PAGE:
The tea fields that produce Gyokuro are called Ooishita-en. These gardens are partially shaded by tarps as new shoots begin to sprout in mid-April. Gyokuro and also tencha (used to make matcha) are produced from these fields. They are seen throughout Uji City and Kyotanabe City in Kyoto prefecture. However, throughout the country this type of field is rarely seen.
Protected from direct sunlight, tea produced from this type of field is less astringent, sweeter, and has increased mellowness.

◎ Protected from direct sunlight → weak astringency, mellow taste
Ooishita-en are commonly seen in Kyotanabe City where Maiko Tea is located. This area is especially famous for the production of Gyokuro tea.


In Kyotanabe, a city esteemed for the highest quality of Gyokuro, the traditional method of hand-plucked tea has been practiced and preserved until today. One leaf is carefully selected at a time.
From one kilogram of freshly picked tea shoots, merely 150 g of Gyokuro is produced. Even the most experienced tea pickers can only harvest about 10 kg of fresh leaves in one day which calculates to approximately 1.5 kg of the final product.
Hand plucking tea is a truly time-consuming and costly tedious work. Therefore, only the finest quality teas are made from hand-plucked shoots


With the invention of the tea rolling dryer (soujuuki) in 1896, machinery began to replace the orthodox hand-kneading "temomi" method. Today, due to developing technology, there are automated factories processing tea completely by machine power.
It may be inevitable for machinery to replace manual labor. However, it is important to remember that the orthodox hand-processing method serves as the foundation for machine developments. In the column below, we introduce the Kyoto Gyokuro Research Center (Kyotanabe Gyokuro Seicha Gijutsu Kenshu Koujo) which exclusively produces Gyokuro tea. This research center relies partly on machines for processing tea. Although they may all look the same, each batch of tea leaves varies from others in many aspects such as moisture content. The length of time suitable in each step of processing differs for each batch. In factories where processing is completely done by machine power, these careful and exact adjustments cannot be made.


Tea production begins with picking tea leaves from the plant. Commonly, tea plucking is carried out two to three times per year, as new shoots continue to sprout even after a crop is harvested. However, on most tea plantations across southern Kyoto prefecture, tea plucking is done only once a year.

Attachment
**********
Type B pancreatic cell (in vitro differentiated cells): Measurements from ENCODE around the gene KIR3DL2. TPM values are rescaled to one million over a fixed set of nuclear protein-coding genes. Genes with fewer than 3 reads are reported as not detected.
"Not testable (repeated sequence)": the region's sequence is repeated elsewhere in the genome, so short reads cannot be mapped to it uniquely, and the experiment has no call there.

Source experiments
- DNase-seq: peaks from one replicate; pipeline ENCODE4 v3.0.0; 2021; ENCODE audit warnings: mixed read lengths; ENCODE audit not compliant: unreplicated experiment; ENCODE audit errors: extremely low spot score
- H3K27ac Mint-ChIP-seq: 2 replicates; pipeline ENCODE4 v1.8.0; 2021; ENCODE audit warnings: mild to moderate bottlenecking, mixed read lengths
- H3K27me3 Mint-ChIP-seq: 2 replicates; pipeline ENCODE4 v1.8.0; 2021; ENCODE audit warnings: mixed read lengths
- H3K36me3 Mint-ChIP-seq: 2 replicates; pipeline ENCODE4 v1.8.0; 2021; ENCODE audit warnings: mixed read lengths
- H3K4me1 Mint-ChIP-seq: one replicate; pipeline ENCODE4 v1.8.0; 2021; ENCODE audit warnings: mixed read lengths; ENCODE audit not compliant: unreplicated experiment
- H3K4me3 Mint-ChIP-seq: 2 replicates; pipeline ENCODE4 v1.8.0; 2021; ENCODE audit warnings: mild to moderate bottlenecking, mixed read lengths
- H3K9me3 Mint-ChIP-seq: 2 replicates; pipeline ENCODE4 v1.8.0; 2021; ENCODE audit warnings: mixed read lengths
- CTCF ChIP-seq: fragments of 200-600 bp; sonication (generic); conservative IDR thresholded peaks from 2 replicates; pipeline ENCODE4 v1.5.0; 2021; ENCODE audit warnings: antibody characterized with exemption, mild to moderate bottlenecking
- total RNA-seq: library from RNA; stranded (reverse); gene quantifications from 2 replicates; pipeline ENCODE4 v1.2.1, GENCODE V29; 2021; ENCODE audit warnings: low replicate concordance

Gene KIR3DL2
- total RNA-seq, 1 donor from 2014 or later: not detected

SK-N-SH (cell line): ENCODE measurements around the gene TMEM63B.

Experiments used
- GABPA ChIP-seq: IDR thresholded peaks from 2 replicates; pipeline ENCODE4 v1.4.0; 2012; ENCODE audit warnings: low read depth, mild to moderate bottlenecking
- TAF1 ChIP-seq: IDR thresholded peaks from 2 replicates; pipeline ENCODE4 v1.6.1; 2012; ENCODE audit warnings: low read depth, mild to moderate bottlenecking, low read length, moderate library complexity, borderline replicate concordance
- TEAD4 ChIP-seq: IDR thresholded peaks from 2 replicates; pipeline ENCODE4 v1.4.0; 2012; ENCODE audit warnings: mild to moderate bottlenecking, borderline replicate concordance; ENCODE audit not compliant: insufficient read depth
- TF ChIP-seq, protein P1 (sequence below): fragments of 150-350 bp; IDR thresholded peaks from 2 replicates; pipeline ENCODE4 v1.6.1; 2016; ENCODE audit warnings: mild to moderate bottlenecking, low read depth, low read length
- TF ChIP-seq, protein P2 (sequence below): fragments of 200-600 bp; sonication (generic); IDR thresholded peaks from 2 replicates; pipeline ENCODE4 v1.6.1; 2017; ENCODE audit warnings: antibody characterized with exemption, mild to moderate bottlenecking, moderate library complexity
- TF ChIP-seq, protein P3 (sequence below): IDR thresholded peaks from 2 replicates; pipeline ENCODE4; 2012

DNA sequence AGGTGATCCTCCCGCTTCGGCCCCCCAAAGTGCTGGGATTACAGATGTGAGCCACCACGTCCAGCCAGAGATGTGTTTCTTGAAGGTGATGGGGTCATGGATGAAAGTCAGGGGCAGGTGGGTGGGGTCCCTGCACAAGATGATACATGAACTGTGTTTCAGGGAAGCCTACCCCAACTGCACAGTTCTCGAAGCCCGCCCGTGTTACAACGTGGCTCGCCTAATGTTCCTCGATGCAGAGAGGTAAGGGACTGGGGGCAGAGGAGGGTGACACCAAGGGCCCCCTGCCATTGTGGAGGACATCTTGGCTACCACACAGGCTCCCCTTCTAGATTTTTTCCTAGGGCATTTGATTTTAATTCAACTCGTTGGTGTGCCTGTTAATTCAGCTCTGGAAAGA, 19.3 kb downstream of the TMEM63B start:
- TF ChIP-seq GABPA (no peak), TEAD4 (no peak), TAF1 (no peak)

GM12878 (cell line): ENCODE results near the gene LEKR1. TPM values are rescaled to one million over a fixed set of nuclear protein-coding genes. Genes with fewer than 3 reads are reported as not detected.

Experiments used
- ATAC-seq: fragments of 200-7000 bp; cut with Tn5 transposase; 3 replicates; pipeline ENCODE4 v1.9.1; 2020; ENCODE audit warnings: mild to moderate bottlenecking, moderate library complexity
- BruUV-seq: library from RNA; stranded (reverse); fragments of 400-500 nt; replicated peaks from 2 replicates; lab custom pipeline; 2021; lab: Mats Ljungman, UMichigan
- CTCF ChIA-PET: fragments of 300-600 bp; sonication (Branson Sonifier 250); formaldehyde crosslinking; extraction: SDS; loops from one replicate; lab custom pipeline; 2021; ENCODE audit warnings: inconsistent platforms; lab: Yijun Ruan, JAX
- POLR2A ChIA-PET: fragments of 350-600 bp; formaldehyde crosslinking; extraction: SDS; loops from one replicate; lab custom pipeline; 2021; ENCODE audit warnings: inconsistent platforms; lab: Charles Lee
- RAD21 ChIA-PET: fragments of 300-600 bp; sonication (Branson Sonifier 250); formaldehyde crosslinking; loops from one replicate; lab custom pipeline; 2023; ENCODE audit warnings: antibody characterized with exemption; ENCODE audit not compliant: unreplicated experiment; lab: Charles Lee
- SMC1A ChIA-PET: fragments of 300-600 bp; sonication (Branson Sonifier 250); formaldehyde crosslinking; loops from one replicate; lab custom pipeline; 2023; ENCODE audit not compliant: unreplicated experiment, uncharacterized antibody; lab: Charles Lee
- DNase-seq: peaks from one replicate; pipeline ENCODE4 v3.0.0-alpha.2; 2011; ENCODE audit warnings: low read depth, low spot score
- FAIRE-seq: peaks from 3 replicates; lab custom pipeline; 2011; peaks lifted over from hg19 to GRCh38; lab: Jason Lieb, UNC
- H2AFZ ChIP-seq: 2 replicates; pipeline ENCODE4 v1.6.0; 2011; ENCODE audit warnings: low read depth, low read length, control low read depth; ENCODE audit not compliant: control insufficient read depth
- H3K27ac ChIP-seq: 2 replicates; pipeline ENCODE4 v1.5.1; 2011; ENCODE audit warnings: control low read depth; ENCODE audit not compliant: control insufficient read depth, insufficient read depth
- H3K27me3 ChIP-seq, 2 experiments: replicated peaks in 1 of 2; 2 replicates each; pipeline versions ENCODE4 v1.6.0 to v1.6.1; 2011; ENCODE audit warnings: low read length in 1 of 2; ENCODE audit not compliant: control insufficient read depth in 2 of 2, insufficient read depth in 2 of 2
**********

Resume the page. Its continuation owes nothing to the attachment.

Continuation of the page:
Recently, most tea-picking has been done using tea plucking machines. Hand-plucking, as shown in the picture to the right, has become rare.
Tea shoots start to ferment if left too long after picking; they heat up and become discolored. Tea leaves must be processed quickly after picking. Freshness is crucial in producing Japanese green tea.


Freshly picked tea shoots are steamed at high temperature. After removal, the steamed leaves are instantantly cooled. This steaming process is to prevent oxidative activity within the leaves, to rid them of the unwelcome "green" smell, and to make the leaves tender.
The quality of many aspects of the tea such as its flavor, aroma and color depend on this important steaming process.

3.Aramomi (Primary Rolling)

Equates to the Chakiri (draining) and Yokomakuri (rolling) steps in the Temomi Method Moisture is removed as the leaves are rolled in a dryer. 
This step takes approximately fifty minutes. During this time, the amount and temperature of the hot air current, and the speed of the revolving rolling pin are adjusted so that the leaves do not overheat.

4.Nakamomi (Secondary Rolling)

This includes the Tamatoki (tea ball breaking), Nakaage (untangling) and Chazoroe (sorting) steps in the Temomi Method
Moisture is regulated as tea leaves are formed into appropriate shape.
In this step, moisture is evenly distributed and the tea leaves are further rolled and kneaded under a weight. This forces the moisture from the stems to evenly seep into the leaves. During this step, the leaves form interesting round balls that have to be unraveled.

5.Shiagemomi (Final Rolling)

This includes the Denguri (pressing) and Itazuri (rubbing) steps in the Temomi Method.
This is an important step to shape the tea leaves.
The leaves are twisted and kneaded to take on the appearance of fine needles under a weight. The amount of weight to apply is quite sensitive, as too much will flatten the tea leaves, and too little will produce bent leaves.


Finally, the tea leaves are dried in a dryer. Too little drying will cause the tea to be discolored, badly preserved, or have a defective aroma. Too much drying will also discolor and deprive tea of its important flavor.

7.Final Step

The tea is sorted into leaves, stems and powder. After sorting, they are packaged to be sold as Gyokuro, Sencha, Karigane and Konacha.
Maiko Tea handles teas from plants grown under diligent attention and processed with exacting care. We blend Maiko teas according to decades of extensive experience gained in the tea market. It is our heartfelt desire to produce superior teas with fresh unique flavors that are available throughout the year, thereby serving our customers in the best way possible.